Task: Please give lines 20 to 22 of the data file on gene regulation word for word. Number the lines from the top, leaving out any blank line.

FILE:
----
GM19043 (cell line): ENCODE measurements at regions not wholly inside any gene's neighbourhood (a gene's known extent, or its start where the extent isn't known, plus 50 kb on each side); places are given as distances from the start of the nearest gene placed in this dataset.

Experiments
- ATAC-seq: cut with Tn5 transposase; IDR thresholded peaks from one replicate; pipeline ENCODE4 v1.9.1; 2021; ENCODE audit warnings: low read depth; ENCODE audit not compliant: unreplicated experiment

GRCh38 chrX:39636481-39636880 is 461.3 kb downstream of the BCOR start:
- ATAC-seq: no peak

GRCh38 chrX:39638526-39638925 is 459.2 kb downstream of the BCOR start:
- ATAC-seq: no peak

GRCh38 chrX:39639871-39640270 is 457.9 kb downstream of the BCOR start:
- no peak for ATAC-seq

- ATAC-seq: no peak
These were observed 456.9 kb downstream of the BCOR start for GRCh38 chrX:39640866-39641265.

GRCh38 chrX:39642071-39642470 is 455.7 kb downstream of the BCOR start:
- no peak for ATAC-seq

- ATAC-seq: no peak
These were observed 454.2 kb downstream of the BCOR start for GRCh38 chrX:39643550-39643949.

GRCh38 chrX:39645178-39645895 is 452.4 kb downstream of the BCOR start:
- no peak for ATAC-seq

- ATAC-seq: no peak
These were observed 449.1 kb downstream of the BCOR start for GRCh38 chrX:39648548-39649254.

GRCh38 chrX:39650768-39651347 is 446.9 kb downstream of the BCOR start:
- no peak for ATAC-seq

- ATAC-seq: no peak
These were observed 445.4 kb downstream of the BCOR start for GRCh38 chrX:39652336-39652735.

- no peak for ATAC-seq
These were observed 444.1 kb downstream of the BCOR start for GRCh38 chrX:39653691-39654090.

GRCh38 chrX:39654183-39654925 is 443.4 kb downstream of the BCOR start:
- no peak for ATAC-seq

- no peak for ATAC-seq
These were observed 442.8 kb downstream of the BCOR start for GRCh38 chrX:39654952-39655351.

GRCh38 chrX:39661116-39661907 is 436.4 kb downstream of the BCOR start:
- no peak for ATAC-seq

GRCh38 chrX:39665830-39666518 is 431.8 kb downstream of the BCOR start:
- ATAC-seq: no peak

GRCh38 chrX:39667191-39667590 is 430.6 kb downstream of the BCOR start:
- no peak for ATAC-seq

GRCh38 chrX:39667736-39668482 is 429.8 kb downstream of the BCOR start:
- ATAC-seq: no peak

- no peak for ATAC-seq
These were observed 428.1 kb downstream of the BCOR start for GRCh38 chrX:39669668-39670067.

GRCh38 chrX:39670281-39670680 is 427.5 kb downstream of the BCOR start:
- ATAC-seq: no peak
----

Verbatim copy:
GRCh38 chrX:39650768-39651347 is 446.9 kb downstream of the BCOR start:
- no peak for ATAC-seq

- ATAC-seq: no peak